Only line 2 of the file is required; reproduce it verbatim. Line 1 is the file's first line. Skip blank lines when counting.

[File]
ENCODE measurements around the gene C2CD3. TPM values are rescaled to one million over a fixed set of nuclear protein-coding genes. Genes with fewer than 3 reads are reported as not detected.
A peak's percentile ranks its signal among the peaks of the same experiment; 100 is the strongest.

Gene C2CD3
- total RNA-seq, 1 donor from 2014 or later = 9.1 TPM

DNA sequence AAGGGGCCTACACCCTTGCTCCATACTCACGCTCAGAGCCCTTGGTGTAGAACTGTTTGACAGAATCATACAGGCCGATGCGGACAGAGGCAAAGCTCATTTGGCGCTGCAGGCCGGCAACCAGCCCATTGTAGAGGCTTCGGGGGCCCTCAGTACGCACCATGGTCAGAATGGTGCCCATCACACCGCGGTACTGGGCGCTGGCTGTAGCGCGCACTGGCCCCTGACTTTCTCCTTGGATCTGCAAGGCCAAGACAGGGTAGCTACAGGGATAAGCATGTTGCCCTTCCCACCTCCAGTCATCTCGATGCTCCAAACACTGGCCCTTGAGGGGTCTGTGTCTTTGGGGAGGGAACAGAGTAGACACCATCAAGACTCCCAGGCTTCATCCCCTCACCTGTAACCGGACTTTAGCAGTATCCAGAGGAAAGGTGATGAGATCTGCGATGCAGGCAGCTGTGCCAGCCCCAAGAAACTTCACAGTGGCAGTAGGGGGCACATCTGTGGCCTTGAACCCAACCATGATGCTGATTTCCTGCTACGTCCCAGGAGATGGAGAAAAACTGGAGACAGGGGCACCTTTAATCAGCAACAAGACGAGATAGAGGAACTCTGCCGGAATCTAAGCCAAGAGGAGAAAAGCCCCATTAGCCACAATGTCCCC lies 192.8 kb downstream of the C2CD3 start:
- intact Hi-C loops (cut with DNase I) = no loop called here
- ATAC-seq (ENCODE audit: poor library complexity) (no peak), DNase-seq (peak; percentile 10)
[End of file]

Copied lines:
A peak's percentile ranks its signal among the peaks of the same experiment; 100 is the strongest.